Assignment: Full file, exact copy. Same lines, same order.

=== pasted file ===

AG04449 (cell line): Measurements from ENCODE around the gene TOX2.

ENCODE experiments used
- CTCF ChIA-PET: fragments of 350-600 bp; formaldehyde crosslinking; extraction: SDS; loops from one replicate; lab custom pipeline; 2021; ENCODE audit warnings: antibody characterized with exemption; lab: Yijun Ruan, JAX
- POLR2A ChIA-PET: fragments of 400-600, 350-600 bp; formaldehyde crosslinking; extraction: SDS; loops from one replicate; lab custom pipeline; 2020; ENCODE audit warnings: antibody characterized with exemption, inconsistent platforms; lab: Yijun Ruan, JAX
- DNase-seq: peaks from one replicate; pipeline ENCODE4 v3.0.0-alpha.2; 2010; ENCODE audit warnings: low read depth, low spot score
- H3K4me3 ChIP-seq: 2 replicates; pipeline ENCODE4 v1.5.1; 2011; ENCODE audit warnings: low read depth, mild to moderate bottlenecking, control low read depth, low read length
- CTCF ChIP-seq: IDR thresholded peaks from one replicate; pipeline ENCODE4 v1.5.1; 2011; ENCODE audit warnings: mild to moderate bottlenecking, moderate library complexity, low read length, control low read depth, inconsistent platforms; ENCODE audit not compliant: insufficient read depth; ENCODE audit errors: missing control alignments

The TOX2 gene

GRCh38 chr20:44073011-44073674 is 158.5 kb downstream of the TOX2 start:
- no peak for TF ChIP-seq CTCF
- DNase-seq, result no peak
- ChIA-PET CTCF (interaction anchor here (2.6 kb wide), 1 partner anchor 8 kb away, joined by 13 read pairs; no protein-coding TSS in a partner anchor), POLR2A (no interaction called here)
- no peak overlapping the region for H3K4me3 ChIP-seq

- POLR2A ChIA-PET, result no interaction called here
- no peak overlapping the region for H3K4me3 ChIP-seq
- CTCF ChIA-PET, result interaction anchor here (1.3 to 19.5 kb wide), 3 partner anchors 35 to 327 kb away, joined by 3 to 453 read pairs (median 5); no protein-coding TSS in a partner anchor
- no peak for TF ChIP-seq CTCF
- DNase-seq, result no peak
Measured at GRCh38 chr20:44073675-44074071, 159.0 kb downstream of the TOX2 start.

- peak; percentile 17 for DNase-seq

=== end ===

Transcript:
AG04449 (cell line): Measurements from ENCODE around the gene TOX2.

ENCODE experiments used
- CTCF ChIA-PET: fragments of 350-600 bp; formaldehyde crosslinking; extraction: SDS; loops from one replicate; lab custom pipeline; 2021; ENCODE audit warnings: antibody characterized with exemption; lab: Yijun Ruan, JAX
- POLR2A ChIA-PET: fragments of 400-600, 350-600 bp; formaldehyde crosslinking; extraction: SDS; loops from one replicate; lab custom pipeline; 2020; ENCODE audit warnings: antibody characterized with exemption, inconsistent platforms; lab: Yijun Ruan, JAX
- DNase-seq: peaks from one replicate; pipeline ENCODE4 v3.0.0-alpha.2; 2010; ENCODE audit warnings: low read depth, low spot score
- H3K4me3 ChIP-seq: 2 replicates; pipeline ENCODE4 v1.5.1; 2011; ENCODE audit warnings: low read depth, mild to moderate bottlenecking, control low read depth, low read length
- CTCF ChIP-seq: IDR thresholded peaks from one replicate; pipeline ENCODE4 v1.5.1; 2011; ENCODE audit warnings: mild to moderate bottlenecking, moderate library complexity, low read length, control low read depth, inconsistent platforms; ENCODE audit not compliant: insufficient read depth; ENCODE audit errors: missing control alignments

The TOX2 gene

GRCh38 chr20:44073011-44073674 is 158.5 kb downstream of the TOX2 start:
- no peak for TF ChIP-seq CTCF
- DNase-seq, result no peak
- ChIA-PET CTCF (interaction anchor here (2.6 kb wide), 1 partner anchor 8 kb away, joined by 13 read pairs; no protein-coding TSS in a partner anchor), POLR2A (no interaction called here)
- no peak overlapping the region for H3K4me3 ChIP-seq

- POLR2A ChIA-PET, result no interaction called here
- no peak overlapping the region for H3K4me3 ChIP-seq
- CTCF ChIA-PET, result interaction anchor here (1.3 to 19.5 kb wide), 3 partner anchors 35 to 327 kb away, joined by 3 to 453 read pairs (median 5); no protein-coding TSS in a partner anchor
- no peak for TF ChIP-seq CTCF
- DNase-seq, result no peak
Measured at GRCh38 chr20:44073675-44074071, 159.0 kb downstream of the TOX2 start.

- peak; percentile 17 for DNase-seq